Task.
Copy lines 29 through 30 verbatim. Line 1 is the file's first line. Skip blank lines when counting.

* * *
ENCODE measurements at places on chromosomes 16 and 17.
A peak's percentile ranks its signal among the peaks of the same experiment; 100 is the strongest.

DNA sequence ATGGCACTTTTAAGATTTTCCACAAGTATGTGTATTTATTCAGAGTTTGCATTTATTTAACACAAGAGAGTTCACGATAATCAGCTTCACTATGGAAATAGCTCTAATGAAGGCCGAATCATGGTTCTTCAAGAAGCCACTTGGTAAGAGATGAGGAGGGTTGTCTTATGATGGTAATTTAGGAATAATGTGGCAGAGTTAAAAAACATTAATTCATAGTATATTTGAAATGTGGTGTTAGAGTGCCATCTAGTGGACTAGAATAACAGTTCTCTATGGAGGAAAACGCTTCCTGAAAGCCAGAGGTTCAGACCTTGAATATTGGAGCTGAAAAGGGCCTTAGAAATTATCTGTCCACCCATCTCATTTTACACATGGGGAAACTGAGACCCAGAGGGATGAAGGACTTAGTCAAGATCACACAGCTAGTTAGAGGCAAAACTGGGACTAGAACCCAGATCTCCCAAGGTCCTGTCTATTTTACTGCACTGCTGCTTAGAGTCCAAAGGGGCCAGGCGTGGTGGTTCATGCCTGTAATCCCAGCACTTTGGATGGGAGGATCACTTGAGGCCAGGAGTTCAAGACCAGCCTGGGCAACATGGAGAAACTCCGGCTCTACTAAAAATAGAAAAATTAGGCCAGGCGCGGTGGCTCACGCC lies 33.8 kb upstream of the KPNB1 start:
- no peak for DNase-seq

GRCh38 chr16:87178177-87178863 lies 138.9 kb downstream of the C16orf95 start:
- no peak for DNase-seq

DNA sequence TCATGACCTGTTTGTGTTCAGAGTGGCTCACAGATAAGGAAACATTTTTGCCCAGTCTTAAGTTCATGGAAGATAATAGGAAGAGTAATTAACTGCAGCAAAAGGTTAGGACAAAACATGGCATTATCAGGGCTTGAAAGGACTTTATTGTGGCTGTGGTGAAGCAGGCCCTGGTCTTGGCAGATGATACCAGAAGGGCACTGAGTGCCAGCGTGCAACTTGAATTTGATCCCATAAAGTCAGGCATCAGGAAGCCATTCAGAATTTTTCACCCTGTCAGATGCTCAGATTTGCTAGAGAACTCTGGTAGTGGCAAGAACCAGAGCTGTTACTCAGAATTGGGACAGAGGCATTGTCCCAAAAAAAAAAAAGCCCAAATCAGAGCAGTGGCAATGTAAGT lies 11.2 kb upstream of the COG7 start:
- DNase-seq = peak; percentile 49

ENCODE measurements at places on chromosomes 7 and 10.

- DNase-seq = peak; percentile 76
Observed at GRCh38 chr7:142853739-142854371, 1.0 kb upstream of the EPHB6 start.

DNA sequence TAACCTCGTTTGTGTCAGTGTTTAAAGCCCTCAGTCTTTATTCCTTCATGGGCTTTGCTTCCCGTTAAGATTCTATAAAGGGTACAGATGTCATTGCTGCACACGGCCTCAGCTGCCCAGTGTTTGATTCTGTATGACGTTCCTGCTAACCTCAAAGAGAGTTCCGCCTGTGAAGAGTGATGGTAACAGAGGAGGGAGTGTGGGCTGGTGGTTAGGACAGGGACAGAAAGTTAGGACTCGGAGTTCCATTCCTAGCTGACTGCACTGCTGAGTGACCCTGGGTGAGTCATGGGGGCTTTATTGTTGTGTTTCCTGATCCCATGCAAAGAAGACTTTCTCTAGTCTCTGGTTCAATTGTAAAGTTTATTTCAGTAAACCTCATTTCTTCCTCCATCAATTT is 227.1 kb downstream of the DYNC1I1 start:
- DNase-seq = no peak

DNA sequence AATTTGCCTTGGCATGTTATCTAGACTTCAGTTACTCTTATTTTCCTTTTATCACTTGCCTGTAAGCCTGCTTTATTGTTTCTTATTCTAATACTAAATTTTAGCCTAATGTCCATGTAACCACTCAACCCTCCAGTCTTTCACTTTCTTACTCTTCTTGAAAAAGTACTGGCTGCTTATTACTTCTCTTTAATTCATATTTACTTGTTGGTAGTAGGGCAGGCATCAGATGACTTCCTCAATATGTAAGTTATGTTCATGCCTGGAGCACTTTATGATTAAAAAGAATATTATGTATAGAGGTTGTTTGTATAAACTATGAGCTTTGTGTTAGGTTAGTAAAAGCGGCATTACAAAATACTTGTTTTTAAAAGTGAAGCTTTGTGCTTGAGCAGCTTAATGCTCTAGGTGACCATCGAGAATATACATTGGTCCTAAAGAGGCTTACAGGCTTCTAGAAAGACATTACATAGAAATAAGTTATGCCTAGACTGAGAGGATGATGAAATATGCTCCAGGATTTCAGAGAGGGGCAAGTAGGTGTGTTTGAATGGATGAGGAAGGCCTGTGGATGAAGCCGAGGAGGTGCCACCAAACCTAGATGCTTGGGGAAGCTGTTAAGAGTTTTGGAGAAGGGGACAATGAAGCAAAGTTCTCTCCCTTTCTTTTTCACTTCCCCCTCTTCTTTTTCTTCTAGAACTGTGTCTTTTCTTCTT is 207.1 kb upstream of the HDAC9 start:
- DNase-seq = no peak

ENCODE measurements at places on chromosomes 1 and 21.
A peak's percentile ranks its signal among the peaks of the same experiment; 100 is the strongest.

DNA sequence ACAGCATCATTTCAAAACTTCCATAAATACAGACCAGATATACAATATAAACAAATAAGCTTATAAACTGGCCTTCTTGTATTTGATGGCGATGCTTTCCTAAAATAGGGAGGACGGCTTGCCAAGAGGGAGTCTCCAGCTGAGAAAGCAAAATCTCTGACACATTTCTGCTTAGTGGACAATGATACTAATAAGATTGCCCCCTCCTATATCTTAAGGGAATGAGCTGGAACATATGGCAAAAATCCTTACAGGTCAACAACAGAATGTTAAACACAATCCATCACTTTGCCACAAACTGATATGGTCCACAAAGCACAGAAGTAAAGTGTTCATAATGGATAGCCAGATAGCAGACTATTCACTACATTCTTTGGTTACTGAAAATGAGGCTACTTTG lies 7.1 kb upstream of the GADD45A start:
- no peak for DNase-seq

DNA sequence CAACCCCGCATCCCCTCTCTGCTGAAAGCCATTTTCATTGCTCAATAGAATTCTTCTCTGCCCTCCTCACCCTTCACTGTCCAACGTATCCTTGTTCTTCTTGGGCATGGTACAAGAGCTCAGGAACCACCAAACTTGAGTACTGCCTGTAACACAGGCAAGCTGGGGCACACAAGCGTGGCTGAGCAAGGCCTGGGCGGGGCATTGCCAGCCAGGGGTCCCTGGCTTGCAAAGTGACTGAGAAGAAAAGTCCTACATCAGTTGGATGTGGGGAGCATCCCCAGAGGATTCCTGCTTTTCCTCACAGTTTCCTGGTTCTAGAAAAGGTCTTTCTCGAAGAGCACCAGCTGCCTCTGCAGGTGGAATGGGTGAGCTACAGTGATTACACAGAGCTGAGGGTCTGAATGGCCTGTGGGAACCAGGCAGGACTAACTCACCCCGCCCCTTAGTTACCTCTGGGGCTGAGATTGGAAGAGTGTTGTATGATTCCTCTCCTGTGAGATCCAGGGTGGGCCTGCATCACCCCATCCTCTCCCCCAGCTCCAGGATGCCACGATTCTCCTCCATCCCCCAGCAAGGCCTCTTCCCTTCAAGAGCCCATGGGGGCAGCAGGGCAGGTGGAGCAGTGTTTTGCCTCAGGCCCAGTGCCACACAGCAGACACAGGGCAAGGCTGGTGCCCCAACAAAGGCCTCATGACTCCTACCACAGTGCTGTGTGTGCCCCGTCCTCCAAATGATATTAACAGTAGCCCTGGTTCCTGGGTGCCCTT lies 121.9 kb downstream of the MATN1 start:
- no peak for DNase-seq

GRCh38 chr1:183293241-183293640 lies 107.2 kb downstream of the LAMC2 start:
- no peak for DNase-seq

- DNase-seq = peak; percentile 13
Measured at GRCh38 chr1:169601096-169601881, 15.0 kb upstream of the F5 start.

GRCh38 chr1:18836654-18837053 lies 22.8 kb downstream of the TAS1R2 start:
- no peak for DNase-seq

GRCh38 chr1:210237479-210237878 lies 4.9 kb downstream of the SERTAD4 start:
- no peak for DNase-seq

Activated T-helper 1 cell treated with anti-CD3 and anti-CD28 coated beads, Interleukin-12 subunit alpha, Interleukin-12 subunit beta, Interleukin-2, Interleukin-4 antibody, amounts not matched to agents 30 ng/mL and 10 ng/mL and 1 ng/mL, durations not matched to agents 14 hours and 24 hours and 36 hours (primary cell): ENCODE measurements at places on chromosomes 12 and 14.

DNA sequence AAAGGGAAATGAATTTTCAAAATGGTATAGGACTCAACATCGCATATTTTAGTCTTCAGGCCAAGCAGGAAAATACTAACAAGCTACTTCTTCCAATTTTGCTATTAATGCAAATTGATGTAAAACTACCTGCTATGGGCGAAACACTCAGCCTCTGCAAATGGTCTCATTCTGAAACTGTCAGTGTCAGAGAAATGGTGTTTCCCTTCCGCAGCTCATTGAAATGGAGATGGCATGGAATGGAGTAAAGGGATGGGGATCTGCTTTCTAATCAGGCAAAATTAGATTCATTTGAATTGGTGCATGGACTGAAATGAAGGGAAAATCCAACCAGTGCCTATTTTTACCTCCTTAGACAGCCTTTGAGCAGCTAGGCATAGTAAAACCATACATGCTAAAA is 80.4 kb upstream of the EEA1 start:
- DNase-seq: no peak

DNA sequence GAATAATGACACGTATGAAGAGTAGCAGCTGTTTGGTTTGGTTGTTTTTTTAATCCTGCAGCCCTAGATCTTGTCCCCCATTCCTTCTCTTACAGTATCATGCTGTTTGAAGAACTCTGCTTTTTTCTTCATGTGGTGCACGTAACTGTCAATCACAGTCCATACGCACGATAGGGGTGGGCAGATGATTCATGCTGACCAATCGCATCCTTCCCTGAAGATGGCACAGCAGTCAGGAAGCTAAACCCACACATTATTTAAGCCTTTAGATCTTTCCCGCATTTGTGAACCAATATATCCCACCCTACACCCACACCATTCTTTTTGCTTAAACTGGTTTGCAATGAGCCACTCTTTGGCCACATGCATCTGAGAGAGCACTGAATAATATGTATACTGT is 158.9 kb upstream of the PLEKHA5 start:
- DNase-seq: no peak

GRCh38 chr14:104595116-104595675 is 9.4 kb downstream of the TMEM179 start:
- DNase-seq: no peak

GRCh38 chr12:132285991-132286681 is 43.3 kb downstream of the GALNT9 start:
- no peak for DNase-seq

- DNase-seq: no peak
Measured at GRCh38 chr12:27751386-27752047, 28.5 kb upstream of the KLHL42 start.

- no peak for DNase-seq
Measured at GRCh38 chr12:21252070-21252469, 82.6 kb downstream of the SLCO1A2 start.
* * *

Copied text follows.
- no peak for DNase-seq

Activated T-helper 1 cell treated with anti-CD3 and anti-CD28 coated beads, Interleukin-12 subunit alpha, Interleukin-12 subunit beta, Interleukin-2, Interleukin-4 antibody, amounts not matched to agents 30 ng/mL and 10 ng/mL and 1 ng/mL, durations not matched to agents 14 hours and 24 hours and 36 hours (primary cell): ENCODE measurements at places on chromosomes 12 and 14.